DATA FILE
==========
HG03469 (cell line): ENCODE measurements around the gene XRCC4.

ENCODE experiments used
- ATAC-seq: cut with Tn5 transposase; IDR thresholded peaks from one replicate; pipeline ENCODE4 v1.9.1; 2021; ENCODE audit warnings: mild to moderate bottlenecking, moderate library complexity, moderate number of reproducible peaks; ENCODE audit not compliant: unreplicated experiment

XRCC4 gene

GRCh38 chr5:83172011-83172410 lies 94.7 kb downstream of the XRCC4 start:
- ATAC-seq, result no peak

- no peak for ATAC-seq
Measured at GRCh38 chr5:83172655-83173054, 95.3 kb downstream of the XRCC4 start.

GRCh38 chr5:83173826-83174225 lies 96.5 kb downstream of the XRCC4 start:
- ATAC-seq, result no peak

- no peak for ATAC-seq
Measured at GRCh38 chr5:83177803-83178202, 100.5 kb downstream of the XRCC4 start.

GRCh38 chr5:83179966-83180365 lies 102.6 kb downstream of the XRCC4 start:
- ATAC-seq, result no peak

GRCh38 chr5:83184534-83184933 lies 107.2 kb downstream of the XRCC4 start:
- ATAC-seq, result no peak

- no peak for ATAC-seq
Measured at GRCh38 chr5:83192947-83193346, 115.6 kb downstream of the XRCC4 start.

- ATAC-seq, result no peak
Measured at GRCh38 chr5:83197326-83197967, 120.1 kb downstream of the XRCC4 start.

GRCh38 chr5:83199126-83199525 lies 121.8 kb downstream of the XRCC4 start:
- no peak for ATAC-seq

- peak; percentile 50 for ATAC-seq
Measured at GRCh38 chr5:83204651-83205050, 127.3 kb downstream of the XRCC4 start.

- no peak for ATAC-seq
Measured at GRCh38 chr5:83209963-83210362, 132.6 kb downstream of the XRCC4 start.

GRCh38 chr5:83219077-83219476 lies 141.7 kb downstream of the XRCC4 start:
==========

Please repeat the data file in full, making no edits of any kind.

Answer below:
HG03469 (cell line): ENCODE measurements around the gene XRCC4.

ENCODE experiments used
- ATAC-seq: cut with Tn5 transposase; IDR thresholded peaks from one replicate; pipeline ENCODE4 v1.9.1; 2021; ENCODE audit warnings: mild to moderate bottlenecking, moderate library complexity, moderate number of reproducible peaks; ENCODE audit not compliant: unreplicated experiment

XRCC4 gene

GRCh38 chr5:83172011-83172410 lies 94.7 kb downstream of the XRCC4 start:
- ATAC-seq, result no peak

- no peak for ATAC-seq
Measured at GRCh38 chr5:83172655-83173054, 95.3 kb downstream of the XRCC4 start.

GRCh38 chr5:83173826-83174225 lies 96.5 kb downstream of the XRCC4 start:
- ATAC-seq, result no peak

- no peak for ATAC-seq
Measured at GRCh38 chr5:83177803-83178202, 100.5 kb downstream of the XRCC4 start.

GRCh38 chr5:83179966-83180365 lies 102.6 kb downstream of the XRCC4 start:
- ATAC-seq, result no peak

GRCh38 chr5:83184534-83184933 lies 107.2 kb downstream of the XRCC4 start:
- ATAC-seq, result no peak

- no peak for ATAC-seq
Measured at GRCh38 chr5:83192947-83193346, 115.6 kb downstream of the XRCC4 start.

- ATAC-seq, result no peak
Measured at GRCh38 chr5:83197326-83197967, 120.1 kb downstream of the XRCC4 start.

GRCh38 chr5:83199126-83199525 lies 121.8 kb downstream of the XRCC4 start:
- no peak for ATAC-seq

- peak; percentile 50 for ATAC-seq
Measured at GRCh38 chr5:83204651-83205050, 127.3 kb downstream of the XRCC4 start.

- no peak for ATAC-seq
Measured at GRCh38 chr5:83209963-83210362, 132.6 kb downstream of the XRCC4 start.

GRCh38 chr5:83219077-83219476 lies 141.7 kb downstream of the XRCC4 start: